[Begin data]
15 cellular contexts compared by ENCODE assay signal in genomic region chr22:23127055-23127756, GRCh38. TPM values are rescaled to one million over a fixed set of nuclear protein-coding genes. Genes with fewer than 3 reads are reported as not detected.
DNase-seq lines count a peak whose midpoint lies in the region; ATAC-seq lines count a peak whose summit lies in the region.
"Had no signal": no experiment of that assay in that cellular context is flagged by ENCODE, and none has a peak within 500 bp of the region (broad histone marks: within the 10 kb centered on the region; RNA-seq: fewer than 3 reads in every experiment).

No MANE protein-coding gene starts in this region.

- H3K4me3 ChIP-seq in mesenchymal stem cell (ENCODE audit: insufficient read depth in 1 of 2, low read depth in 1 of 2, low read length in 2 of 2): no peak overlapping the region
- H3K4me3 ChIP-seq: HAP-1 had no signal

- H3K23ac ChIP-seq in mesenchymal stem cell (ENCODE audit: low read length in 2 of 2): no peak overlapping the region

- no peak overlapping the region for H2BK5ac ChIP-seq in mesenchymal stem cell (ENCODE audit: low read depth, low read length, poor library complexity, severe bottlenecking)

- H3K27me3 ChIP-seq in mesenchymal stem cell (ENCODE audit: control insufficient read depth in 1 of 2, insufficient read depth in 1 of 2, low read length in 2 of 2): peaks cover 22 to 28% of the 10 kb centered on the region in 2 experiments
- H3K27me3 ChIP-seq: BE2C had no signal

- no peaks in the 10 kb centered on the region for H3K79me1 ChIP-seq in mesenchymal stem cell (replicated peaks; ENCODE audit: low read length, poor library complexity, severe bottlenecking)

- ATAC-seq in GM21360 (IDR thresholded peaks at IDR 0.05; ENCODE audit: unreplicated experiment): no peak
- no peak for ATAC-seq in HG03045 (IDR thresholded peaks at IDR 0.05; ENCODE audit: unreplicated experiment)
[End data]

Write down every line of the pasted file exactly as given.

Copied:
15 cellular contexts compared by ENCODE assay signal in genomic region chr22:23127055-23127756, GRCh38. TPM values are rescaled to one million over a fixed set of nuclear protein-coding genes. Genes with fewer than 3 reads are reported as not detected.
DNase-seq lines count a peak whose midpoint lies in the region; ATAC-seq lines count a peak whose summit lies in the region.
"Had no signal": no experiment of that assay in that cellular context is flagged by ENCODE, and none has a peak within 500 bp of the region (broad histone marks: within the 10 kb centered on the region; RNA-seq: fewer than 3 reads in every experiment).

No MANE protein-coding gene starts in this region.

- H3K4me3 ChIP-seq in mesenchymal stem cell (ENCODE audit: insufficient read depth in 1 of 2, low read depth in 1 of 2, low read length in 2 of 2): no peak overlapping the region
- H3K4me3 ChIP-seq: HAP-1 had no signal

- H3K23ac ChIP-seq in mesenchymal stem cell (ENCODE audit: low read length in 2 of 2): no peak overlapping the region

- no peak overlapping the region for H2BK5ac ChIP-seq in mesenchymal stem cell (ENCODE audit: low read depth, low read length, poor library complexity, severe bottlenecking)

- H3K27me3 ChIP-seq in mesenchymal stem cell (ENCODE audit: control insufficient read depth in 1 of 2, insufficient read depth in 1 of 2, low read length in 2 of 2): peaks cover 22 to 28% of the 10 kb centered on the region in 2 experiments
- H3K27me3 ChIP-seq: BE2C had no signal

- no peaks in the 10 kb centered on the region for H3K79me1 ChIP-seq in mesenchymal stem cell (replicated peaks; ENCODE audit: low read length, poor library complexity, severe bottlenecking)

- ATAC-seq in GM21360 (IDR thresholded peaks at IDR 0.05; ENCODE audit: unreplicated experiment): no peak
- no peak for ATAC-seq in HG03045 (IDR thresholded peaks at IDR 0.05; ENCODE audit: unreplicated experiment)